The flow of Estina Dairy project money between various South African and offshore Gupta companies with at least 17 local and international bank accounts between them was presented to the Zondo commission on Thursday, 3 December.
The Estina Dairy project was created as a cash cow for the Gupta brothers while Mosebenzi Zwane was agriculture MEC under the then Free State premier, Ace Magashule.
Presenting the evidence, Paul Holden, who is director of investigations at London-based Shadow World Investigations, showed how R280,202,652 paid by the Free State provincial government into the Guptas’ Estina account was circulated through various Gupta-controlled companies and bank accounts and paid into the ill-fated dairy project to make it appear there was a total of R880,345,365.83 moving through the account during the life of the project from 2012 to 2016.
This money laundering practice, known as “round-tripping”, according to Holden, was in order to make it appear an additional R600,142,713 had been invested in the project, when in reality, almost all the money originated from the provincial government.
Holden said only 3.1% or less of the R880-million that flowed into the Estina account was from funds other than the Free State provincial coffers.
He said when the Asset Forfeiture Unit (AFU) applied to seize the Estina Dairy project’s assets, the appearance of R600-million in separate funds was used as a defence, in that it was argued the assets were not derived solely from the Free State provincial government’s funds. The round-tripped money was also a means to claim additional investment in the Estina Dairy project.
The details of how money was laundered through at least six companies, including offshore companies, each of which had multiple accounts, using banks including First National Bank, State Bank India, Stanlib, Standard Chartered Bank, and the Bank of Baroda in particular, were derived from the trove of emails known as the #GuptaLeaks.
Attached to some of the emails retrieved were spreadsheets of internal ledgers revealing the money laundering practices of “round-tripping”, “smurfing” (paying money out in smaller amounts to other businesses within the same ownership network), and “cash firebreaks” (the withdrawal of cash from one account which is then deposited into another account within the network).
The movement of money, which otherwise would have been almost invisible from external audits of the companies, was corroborated by Reserve Bank records of cross-border payments with Dubai, which were provided to the commission by the National Prosecuting Authority.
In order to launder funds, the Gupta enterprise set up an intricate web of companies registered in the name of Gupta relatives and associates, with each company opening numerous bank accounts.
Among those involved in the network were Ashu Chawla, director of Sahara Computers; Sanjay Grover, who became the Gupta enterprise accountant in Dubai; Rajesh Gupta; Shivani Gupta, wife of Gupta brother Ajay; Ashok Narayan, in charge of the Estina Dairy project; Ronica Raghavan; and Kamal Vasram, director of Estina Pty Ltd.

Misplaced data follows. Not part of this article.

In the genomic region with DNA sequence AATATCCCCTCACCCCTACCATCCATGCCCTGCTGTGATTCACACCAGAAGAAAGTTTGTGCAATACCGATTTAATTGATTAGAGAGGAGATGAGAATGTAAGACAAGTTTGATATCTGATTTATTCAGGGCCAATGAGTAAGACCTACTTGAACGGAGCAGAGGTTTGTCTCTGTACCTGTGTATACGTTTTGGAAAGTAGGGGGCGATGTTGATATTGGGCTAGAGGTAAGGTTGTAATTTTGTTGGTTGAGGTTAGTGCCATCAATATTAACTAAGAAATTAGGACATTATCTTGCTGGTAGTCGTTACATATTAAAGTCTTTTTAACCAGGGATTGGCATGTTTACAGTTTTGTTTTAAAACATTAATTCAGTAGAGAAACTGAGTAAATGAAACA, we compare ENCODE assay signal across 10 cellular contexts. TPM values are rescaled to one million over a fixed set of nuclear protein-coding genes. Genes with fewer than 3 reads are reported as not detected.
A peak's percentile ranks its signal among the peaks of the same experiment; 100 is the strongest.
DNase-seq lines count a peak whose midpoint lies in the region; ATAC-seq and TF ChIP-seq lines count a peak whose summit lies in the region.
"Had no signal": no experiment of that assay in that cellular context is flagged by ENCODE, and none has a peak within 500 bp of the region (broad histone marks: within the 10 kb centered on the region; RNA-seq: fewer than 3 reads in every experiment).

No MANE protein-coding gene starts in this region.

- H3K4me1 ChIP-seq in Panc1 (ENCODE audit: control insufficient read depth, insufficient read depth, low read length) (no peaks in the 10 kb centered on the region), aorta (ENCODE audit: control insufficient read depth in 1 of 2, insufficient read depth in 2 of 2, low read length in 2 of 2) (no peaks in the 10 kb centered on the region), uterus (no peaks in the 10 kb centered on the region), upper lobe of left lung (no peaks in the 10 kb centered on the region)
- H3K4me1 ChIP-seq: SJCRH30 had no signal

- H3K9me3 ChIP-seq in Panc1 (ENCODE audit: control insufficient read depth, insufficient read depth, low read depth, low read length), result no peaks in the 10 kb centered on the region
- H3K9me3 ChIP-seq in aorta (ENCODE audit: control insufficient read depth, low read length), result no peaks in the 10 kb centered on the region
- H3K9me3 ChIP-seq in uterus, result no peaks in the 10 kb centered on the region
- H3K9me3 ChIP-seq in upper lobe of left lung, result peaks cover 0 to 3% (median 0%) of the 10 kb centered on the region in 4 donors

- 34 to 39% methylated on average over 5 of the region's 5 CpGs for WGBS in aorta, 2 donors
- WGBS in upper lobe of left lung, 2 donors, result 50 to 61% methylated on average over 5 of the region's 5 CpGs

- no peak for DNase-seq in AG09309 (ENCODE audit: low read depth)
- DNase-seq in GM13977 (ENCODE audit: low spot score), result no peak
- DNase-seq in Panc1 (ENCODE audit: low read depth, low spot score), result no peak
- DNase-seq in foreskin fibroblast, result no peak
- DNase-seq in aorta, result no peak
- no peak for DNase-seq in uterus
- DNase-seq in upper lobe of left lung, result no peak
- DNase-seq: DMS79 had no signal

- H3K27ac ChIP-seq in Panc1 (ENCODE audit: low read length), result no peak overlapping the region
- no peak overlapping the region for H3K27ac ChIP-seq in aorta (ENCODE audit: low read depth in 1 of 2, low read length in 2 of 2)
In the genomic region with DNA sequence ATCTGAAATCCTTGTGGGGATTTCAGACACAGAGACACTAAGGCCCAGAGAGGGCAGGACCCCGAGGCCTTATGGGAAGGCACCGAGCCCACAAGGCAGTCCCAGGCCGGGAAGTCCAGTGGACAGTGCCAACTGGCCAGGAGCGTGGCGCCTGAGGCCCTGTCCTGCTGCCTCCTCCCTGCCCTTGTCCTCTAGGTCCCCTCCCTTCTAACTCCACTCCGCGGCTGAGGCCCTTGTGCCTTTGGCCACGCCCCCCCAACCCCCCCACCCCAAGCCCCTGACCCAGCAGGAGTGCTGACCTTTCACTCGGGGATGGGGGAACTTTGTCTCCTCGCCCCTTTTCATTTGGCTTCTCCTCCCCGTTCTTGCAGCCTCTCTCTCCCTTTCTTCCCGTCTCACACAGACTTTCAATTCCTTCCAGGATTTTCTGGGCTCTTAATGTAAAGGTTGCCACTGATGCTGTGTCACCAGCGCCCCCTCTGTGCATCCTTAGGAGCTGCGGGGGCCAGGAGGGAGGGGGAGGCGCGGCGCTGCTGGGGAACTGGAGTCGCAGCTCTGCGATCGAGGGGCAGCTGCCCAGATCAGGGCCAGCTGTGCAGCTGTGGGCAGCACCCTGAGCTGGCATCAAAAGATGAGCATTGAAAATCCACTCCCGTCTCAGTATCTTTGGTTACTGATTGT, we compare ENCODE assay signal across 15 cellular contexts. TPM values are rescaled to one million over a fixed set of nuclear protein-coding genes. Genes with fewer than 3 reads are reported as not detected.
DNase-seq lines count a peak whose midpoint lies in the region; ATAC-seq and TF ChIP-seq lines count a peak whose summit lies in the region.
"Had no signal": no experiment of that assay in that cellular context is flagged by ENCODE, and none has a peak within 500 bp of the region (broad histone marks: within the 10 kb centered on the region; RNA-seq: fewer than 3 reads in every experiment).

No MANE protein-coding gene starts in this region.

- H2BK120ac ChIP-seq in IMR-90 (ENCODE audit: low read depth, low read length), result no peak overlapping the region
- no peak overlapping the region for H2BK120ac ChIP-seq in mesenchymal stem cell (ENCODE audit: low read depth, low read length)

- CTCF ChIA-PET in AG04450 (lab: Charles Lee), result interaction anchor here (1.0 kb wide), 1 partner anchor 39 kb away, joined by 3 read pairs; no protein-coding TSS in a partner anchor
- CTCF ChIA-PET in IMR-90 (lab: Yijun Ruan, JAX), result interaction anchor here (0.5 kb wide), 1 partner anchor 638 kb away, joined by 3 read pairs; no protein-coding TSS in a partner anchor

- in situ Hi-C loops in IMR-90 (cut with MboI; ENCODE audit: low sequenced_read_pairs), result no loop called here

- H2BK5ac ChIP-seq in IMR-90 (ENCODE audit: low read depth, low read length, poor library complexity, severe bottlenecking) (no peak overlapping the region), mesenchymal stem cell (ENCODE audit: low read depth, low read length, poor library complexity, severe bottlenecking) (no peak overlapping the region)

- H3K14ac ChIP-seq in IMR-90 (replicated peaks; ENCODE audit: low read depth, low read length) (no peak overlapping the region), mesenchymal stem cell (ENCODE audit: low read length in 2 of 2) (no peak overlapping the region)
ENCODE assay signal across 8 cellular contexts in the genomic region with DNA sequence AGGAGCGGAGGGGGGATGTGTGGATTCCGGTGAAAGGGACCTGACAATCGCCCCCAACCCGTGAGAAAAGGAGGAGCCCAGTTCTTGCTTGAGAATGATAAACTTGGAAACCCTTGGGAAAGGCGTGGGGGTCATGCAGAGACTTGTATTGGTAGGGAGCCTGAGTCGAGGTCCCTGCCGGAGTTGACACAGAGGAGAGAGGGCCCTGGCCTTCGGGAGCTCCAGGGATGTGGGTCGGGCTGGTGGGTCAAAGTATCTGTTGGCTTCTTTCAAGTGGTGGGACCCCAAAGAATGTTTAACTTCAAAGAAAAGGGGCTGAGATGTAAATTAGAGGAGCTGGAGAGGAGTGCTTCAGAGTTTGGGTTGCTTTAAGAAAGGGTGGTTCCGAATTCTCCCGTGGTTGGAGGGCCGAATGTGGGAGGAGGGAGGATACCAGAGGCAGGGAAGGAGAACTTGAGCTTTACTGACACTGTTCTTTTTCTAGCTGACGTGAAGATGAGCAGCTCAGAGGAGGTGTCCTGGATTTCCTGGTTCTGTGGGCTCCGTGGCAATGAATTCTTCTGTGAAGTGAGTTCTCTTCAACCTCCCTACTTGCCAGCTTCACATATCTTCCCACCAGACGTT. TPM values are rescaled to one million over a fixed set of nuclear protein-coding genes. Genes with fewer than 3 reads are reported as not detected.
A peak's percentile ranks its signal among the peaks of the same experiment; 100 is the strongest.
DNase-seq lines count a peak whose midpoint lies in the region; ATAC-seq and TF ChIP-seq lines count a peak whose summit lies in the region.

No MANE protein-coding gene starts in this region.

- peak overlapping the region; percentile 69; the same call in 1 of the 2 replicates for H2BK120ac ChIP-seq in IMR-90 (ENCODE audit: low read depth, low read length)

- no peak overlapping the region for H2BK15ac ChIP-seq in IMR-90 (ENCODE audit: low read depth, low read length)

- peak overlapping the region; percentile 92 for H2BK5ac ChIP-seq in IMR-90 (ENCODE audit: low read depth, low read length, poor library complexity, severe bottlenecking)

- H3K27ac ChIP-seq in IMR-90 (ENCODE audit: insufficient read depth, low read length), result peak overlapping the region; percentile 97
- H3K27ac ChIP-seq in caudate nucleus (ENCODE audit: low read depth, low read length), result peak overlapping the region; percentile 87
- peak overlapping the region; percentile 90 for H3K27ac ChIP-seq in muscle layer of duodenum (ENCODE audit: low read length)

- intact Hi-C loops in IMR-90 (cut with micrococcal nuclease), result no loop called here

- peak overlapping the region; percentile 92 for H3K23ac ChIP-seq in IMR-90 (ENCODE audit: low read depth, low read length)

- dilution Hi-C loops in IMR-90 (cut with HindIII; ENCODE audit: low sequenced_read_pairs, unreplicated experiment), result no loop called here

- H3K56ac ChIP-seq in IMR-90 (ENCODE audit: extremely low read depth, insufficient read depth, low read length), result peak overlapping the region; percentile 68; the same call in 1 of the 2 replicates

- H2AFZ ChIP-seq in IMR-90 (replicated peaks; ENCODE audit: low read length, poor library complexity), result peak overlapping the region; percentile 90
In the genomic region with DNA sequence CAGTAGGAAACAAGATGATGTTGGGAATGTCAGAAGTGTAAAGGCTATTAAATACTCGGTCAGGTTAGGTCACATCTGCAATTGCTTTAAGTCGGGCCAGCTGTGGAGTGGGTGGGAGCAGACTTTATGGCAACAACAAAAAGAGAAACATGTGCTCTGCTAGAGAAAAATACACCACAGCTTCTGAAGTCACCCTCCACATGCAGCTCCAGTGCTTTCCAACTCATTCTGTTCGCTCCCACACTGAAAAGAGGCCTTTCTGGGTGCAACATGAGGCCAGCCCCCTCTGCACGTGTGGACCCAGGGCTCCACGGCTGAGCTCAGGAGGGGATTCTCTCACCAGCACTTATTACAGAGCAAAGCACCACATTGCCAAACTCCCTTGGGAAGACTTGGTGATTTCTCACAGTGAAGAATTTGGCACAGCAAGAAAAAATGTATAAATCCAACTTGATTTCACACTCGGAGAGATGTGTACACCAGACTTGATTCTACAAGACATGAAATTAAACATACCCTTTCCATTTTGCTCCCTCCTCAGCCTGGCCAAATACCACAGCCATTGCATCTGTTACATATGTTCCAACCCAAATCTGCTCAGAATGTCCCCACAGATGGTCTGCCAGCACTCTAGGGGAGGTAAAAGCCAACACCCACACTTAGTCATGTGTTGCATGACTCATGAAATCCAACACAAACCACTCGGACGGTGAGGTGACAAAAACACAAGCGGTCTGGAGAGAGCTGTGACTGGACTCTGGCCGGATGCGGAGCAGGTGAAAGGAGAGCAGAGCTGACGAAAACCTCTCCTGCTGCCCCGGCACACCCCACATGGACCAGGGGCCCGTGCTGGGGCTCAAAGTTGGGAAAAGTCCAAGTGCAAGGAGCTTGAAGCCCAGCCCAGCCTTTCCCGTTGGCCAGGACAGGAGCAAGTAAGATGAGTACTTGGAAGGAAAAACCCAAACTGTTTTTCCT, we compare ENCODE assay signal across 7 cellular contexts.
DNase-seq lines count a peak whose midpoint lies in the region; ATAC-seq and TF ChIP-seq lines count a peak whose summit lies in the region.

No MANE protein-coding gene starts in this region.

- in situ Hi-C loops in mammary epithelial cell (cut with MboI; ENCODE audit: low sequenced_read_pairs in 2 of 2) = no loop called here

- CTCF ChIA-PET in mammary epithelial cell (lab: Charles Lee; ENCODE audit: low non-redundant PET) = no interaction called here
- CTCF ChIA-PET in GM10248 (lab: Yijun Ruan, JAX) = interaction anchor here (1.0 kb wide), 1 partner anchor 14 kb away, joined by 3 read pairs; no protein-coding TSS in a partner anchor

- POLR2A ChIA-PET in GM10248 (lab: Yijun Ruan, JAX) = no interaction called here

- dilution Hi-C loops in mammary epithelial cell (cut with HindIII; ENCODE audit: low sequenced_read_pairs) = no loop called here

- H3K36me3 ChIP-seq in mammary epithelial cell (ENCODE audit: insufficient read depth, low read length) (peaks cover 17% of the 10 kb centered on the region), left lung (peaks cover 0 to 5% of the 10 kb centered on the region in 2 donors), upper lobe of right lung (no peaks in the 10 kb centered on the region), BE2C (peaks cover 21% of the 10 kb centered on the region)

They held various companies for the Guptas, through which the money was laundered. These include UAE-registered Accurate Investments, Aerohaven Trading, the offshore Fidelity Enterprises, which held shares in Tegeta Holdings and Tegeta Pty Ltd, UAE-based Gateway Limited, Dubai-based Global Corporation LLC, Linkway Trading, Oakbay and Vargafield.
Some of these, such as Accurate Investments, were shell companies without assets, expenses or premises.
Holden, led by advocate Matthew Chaskalson, showed how of the R280-million paid to the Estina Dairy account (with an additional R7-million accruing through interest earned), only R21.7-million was paid out for costs of running the dairy or for salaries. The rest, with the exception of R34.5-million paid to SARS for “VAT issues”, ended up in Gupta offshore accounts after being “washed three times in a circle” through about 17 bank accounts in three different currencies.
Much of the day was spent detailing the various persons, companies, and bank accounts involved, as well as leading Deputy Judge President Raymond Zondo through the spreadsheets and visualisations Holden had compiled using the internal ledgers from the Gupta Leaks emails. Time was also spent providing the commission with bank account entries corroborating the information contained in the Gupta ledgers.
The commission was told how provincial government money for the Estina Dairy ended up paying for the Gupta wedding at Sun City. Holden traced how just under $3-million ($2,999,975) was paid from Estina Pty Ltd to Gateway Limited in Dubai on 5 September 2013. Four days later, on 9 September, Gateway Limited paid $1.4-million to Accurate Investments, which on the same day placed $1.3-million in Linkway Trading’s account. The cost of the Sun City wedding, an amount of R30-million, was then invoiced against the Linkway Trading account. This was all South African taxpayers’ money.
More details on the laundering of Estina Dairy project money is expected to be heard at the commission on Friday, 4 December. DM
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